Time to make some changes, people. Identify any underlying problems and adjust if possible. For example, see if medications can be changed to improve sleep, reduce stress, avoid caffeine and alcohol before retiring, and put away your phone or iPad on hour before bedtime. During the day, make sure you get some exercise which can promote sleep and limit daytime napping to no more than 20 minutes a day.

Here are a few other tips to try:

  • Stick to a consistent sleep schedule.
  • Make sure your bedroom is comfortable, cool, quiet, and dark.
  • Utilize bedtime rituals like taking a warm bath, reading, listening to relaxing music, or deep breathing.
  • Avoid large meals before bedtime and avoid drinking anything two hours before going to sleep.

So let’s try and do better.  One study from the University of Michigan showed that getting one extra hour of sleep each night would do more for our daily happiness than getting a $60,000 raise annually. Getting an extra 60-90 minutes of sleep each night can not only make us happier but will also strengthen our immune system and improve our memory.

This works the other way around too, by the way. According to a study from Cornell University, having a positive outlook on life is associated with improved sleep quality. In other words, if we get happy, it will help us achieve that quality good night’s sleep we need.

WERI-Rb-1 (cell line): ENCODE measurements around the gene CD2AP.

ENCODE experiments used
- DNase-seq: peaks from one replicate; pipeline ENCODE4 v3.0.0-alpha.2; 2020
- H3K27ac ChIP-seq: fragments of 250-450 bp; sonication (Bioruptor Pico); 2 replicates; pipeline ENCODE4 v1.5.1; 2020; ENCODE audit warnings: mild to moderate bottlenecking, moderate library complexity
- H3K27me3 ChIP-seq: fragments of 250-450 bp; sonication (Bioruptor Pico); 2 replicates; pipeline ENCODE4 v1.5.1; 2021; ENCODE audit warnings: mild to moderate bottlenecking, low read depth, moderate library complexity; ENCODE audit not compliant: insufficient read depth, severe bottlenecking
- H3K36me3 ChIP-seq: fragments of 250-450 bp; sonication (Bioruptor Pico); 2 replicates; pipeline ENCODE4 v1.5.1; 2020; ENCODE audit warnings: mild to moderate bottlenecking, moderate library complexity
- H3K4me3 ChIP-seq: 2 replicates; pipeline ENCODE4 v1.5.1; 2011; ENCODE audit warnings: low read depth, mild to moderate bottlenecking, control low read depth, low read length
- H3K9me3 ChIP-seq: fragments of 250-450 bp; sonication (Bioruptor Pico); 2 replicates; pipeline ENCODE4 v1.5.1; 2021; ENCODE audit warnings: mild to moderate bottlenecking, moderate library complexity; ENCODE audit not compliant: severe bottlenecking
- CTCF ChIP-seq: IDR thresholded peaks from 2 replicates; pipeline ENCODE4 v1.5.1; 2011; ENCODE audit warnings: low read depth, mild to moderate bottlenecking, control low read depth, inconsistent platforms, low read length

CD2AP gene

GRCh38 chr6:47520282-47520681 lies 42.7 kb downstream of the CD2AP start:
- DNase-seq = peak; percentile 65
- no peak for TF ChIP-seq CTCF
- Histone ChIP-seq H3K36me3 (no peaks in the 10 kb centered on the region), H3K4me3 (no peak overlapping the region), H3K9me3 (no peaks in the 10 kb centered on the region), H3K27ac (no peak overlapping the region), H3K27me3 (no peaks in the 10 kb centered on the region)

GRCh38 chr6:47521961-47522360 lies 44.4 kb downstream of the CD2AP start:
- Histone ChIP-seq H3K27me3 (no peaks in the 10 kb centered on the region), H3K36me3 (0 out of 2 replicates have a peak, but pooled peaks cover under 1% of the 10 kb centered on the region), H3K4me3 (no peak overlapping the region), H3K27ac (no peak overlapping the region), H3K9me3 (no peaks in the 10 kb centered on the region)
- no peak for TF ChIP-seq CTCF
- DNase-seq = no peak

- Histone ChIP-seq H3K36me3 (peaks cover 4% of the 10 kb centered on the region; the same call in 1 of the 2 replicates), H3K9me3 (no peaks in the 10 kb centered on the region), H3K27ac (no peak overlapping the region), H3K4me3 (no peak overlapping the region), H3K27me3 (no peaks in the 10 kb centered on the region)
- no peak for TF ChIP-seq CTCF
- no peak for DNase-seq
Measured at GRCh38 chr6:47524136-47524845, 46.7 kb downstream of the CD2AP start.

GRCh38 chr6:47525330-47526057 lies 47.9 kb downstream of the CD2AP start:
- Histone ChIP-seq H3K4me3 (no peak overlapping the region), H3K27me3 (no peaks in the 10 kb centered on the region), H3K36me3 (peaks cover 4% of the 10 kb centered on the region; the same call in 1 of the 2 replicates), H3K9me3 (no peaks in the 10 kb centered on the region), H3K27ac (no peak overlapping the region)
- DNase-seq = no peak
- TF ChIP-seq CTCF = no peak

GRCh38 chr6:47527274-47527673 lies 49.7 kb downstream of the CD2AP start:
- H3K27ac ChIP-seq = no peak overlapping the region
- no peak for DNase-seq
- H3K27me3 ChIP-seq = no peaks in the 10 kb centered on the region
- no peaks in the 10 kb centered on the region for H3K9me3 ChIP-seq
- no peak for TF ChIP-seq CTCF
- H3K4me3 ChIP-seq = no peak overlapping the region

So, you get the gist. Sleep more and be happy. Be happy and sleep more.

Sounds good to me.

Image courtesy of David Castillo Dominici at



Julie A. Gorges is the author of two young adult novels, Just Call Me Goody Two Shoes and Time to Cast Away and co-author of Residential Steel Design and Construction published by McGraw Hill. In addition, hundreds of her articles and short stories have been published in national and regional magazines, and she received three journalism awards from the Washington Newspaper Publishers Association while working as a newspaper reporter. Julie currently lives in southern California with her husband, Scott, and has two grown children and three grandchildren.

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3 Responses

  1. rod says:

    I agree with all this, though I have the same problem you do. It began about the time I started taking medication for high blood pressure so I have wondered if there’s a connection. If there is, I now have a choice of two ways to shorten my life.

    • juliegorges says:

      Indeed, medication for high blood pressure can interfere with sleep. For me, I slept like a baby until menopause hit and I’ve been struggling to get a good night’s sleep ever since. I too have read that people with chronic insomnia have an elevated risk of death. I’m visualizing death by menopause on my tombstone. Could life be any crueler? It’s either laugh or cry – whenever possible you have to laugh!

  2. sherill says:

    Hi Julie, sounds good to me too. Sometimes it is really hard for me to go sleep specially if there are some projects that needs to be done. i’ll follow your tips . Thanks for sharing. Great Read.